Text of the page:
Age-related macular degeneration (AMD) is the leading cause of vision loss in older people. It can make everyday activities difficult, such as seeing faces, driving, or even reading. While it might happen quickly, most people experience it as a slow decline of visual acuity that they barely notice.
Since visual acuity can be difficult to spot as it happens, it’s vital to have regular appointments with your vision care professional.
What Are the Types of Macular Degeneration
There are two types of macular degeneration. While one is a normal symptom of aging, the other is a more serious condition that requires treatment.
- Dry AMD is the most common form of macular degeneration. It occurs as the macula, which is the part of the retina responsible for central and color vision as well as fine detail, thins with age.
- Wet AMD is a less common condition where abnormal cells grow in the back of the eye and cause damage to the macula. This only occurs at a late stage.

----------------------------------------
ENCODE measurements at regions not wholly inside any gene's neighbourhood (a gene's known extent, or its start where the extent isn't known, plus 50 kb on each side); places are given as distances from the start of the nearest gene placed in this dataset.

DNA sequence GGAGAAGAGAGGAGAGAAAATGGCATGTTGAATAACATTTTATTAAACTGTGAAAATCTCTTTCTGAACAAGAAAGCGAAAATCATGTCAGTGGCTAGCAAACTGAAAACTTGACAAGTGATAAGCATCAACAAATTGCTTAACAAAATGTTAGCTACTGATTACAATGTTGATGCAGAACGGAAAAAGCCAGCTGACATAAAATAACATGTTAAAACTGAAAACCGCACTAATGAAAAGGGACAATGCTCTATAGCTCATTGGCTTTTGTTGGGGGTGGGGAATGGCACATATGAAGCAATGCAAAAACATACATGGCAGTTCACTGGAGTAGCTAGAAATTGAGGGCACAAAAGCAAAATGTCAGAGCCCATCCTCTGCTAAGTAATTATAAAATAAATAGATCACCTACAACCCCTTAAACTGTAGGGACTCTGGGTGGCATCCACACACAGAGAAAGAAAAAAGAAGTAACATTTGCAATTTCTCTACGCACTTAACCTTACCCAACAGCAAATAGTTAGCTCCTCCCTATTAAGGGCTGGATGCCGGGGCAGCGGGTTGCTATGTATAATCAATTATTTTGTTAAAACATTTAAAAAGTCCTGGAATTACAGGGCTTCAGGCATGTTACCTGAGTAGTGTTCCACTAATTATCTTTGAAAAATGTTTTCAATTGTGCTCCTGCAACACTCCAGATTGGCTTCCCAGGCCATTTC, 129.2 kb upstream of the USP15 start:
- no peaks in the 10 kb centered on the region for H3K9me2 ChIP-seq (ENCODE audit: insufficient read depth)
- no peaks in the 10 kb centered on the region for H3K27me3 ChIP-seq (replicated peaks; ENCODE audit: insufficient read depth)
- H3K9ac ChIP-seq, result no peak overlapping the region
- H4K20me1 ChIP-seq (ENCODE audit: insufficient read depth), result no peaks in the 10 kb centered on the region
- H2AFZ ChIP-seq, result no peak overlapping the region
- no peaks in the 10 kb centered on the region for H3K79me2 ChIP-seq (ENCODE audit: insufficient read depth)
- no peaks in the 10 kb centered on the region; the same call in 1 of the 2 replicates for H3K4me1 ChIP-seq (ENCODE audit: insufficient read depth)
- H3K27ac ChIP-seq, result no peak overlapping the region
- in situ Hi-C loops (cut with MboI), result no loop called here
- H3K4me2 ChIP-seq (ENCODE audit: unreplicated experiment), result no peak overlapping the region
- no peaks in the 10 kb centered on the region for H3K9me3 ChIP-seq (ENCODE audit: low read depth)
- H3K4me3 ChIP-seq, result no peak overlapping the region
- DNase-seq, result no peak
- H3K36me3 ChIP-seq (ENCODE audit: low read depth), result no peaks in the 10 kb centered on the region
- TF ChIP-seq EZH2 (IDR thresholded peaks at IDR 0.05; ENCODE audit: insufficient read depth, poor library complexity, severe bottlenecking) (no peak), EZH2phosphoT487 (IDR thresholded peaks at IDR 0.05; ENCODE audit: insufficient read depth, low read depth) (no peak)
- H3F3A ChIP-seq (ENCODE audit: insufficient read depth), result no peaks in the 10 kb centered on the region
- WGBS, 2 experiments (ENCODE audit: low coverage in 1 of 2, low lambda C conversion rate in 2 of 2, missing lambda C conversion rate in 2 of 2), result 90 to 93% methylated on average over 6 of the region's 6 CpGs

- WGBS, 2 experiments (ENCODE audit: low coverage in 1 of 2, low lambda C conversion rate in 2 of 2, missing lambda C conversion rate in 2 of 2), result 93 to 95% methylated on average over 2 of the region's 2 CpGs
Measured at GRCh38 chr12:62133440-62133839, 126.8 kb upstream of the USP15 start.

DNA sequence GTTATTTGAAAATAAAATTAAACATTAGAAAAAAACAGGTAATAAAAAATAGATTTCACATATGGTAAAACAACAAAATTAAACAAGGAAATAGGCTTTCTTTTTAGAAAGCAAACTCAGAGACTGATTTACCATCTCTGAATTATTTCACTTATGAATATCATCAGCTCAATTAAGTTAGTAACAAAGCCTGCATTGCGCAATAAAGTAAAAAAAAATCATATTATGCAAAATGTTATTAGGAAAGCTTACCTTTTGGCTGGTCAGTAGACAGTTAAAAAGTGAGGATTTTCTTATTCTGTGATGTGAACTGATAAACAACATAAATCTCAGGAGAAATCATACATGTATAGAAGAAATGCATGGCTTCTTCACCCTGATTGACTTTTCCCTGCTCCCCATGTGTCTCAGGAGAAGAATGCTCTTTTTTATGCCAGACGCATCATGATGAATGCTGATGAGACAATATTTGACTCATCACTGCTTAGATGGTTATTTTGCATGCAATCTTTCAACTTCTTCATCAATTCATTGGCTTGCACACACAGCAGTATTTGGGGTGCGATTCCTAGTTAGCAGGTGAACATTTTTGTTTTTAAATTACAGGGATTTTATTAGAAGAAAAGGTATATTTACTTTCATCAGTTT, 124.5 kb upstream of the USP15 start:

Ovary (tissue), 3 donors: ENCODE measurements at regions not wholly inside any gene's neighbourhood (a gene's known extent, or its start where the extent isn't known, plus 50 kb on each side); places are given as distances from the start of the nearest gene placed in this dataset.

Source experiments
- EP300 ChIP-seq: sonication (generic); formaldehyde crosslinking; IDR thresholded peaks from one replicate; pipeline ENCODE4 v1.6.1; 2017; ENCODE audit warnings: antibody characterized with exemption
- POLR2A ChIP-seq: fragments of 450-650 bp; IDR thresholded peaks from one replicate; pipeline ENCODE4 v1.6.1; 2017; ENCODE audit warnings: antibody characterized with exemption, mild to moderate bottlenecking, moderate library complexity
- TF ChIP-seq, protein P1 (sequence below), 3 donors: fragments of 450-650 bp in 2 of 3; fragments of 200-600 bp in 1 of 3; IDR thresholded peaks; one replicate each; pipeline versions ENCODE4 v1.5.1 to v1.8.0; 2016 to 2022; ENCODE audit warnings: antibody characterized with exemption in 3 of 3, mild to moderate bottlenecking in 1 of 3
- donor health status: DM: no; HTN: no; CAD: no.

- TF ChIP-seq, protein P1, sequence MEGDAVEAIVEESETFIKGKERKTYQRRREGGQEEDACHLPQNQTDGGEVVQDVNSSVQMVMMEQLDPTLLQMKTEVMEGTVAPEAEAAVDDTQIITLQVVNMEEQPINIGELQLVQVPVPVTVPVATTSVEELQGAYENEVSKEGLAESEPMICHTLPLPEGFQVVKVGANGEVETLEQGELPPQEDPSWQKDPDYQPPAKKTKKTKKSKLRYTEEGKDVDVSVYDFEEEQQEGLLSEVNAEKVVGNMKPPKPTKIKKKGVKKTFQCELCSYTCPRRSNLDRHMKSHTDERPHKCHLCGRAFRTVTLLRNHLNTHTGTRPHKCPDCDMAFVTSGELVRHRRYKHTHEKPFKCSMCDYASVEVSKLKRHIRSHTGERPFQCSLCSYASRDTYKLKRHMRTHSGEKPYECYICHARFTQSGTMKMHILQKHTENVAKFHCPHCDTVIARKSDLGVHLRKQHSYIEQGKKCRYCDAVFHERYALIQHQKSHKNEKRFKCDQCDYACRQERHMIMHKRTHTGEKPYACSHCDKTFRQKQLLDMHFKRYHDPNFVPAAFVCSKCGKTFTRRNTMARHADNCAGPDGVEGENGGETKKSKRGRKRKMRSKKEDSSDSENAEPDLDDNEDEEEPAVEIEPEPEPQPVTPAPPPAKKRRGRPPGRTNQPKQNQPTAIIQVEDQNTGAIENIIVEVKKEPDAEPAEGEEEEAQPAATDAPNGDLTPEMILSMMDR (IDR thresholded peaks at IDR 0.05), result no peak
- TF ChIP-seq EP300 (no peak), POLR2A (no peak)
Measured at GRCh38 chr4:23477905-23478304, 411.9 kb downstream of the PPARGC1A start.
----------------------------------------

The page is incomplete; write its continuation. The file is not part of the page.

Symptoms of Macular Degeneration
AMD happens in stages. Each stage has its own symptoms to look out for.
- Early-stage dry AMD doesn’t have any symptoms.
- Intermediate-stage dry AMD may not cause any symptoms, but some people notice faint indications such as difficulty seeing in low light or mild blurriness in their vision.
- Late-stage dry and wet AMD may cause straight lines to look crooked or wavy. Your central vision may develop blurriness, which may grow more pronounced until you notice blank spots. Colors may grow dimmer, and you may have trouble seeing in low light.
What Causes AMD?
The cause of age-related macular degeneration remains a mystery. However, research does indicate several potential factors. These include:
- Age, especially over 50
- Cardiovascular disease
- Family history
- Diets high in saturated fat
Treatments for Age-Related Macular Degeneration
There are currently no treatments for dry AMD. Wet AMD can be treated with certain medications. Laser surgery may also help.
To help keep AMD at bay, eat plenty of leafy, green vegetables, fish, yellow vegetables and fruits, and nuts high in omega-3 fatty acids. You can also quit smoking and increase your exercise levels.